> St. Elizabeth of Hungary – Lent Through a Franciscan Lens

St. Elizabeth of Hungary – Lent Through a Franciscan Lens


St. Elizabeth of Hungary    1221AD 

For this week’s Lent Through a Franciscan Lens, S. Marianne Ferguson gives us the story of St. Elizabeth of Hungary. 

Poverty in Spirit 

St. Elizabeth of Hungary was the first Saint whom artists portray accompanied by roses. The connection began when Elizabeth’s husband, King Ludwig of Thuringia, suspected her of taking castle treasures to contribute to her charity work. Once, seeing Elizabeth leaving the castle with a bulging cloak, his first impulse was to misjudge her as selling the castle riches to feed the poor. When the king asked her to open her cloak, white and red roses fell to the floor. It is said that this miracle was a sign from God. Realizing his mistake, the king then accompanied his beloved young wife in their charitable endeavors.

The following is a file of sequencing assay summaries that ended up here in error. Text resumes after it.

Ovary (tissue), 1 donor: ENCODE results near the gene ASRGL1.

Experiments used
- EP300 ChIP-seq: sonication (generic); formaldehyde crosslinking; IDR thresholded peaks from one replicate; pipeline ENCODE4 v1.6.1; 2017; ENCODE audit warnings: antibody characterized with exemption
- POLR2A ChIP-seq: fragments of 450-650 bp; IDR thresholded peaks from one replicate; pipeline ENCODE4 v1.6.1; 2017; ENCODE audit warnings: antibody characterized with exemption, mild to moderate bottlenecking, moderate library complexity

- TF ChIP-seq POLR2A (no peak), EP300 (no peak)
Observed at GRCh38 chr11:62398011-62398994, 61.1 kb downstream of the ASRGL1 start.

After Ludwig’s early death on a crusade, Elizabeth’s brother-in-law became king and expelled her from the castle. Like St. Francis, she accepted her degradation and continued her work with the poor as a member of the third order of St. Francis. She used her dowry money to fund a hospital in Francis’ honor. Modern artists replaced the roses with loaves of bread to be distributed to the poor and hungry. 

Elizabeth became a saint in 1235; we celebrate her feast on November 17.